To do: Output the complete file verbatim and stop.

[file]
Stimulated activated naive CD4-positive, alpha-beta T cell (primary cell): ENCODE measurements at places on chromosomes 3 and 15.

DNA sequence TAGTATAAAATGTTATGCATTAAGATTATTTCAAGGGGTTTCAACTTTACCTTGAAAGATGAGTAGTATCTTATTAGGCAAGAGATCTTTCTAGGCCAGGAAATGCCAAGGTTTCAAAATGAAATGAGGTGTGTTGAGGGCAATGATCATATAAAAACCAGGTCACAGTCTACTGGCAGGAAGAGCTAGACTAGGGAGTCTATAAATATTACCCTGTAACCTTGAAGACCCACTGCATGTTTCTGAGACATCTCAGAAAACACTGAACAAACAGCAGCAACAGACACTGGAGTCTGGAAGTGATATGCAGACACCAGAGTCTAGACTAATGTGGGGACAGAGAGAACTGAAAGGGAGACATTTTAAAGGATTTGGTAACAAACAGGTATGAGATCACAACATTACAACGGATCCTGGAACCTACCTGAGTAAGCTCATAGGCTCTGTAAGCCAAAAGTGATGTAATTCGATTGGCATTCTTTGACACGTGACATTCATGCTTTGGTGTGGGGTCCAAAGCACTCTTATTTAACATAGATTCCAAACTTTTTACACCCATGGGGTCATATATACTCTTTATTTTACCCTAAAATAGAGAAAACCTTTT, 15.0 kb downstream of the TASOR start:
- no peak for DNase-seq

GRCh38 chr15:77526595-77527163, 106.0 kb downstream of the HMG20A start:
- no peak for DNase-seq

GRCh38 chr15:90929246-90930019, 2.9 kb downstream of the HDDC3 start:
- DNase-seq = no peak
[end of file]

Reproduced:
Stimulated activated naive CD4-positive, alpha-beta T cell (primary cell): ENCODE measurements at places on chromosomes 3 and 15.

DNA sequence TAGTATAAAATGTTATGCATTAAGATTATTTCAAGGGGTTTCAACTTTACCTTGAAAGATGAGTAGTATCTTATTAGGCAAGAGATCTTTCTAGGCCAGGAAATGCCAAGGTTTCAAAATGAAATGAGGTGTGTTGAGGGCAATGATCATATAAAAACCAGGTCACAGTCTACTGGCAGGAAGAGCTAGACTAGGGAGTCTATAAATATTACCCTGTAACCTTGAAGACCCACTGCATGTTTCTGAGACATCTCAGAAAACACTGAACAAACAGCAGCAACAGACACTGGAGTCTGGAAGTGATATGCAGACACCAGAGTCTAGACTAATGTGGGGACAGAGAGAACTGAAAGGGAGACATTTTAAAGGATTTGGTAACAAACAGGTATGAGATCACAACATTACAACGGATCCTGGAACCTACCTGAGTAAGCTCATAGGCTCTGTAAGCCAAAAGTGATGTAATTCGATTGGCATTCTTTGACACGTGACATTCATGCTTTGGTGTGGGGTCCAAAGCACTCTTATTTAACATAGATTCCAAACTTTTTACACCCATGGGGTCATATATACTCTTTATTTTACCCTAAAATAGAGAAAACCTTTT, 15.0 kb downstream of the TASOR start:
- no peak for DNase-seq

GRCh38 chr15:77526595-77527163, 106.0 kb downstream of the HMG20A start:
- no peak for DNase-seq

GRCh38 chr15:90929246-90930019, 2.9 kb downstream of the HDDC3 start:
- DNase-seq = no peak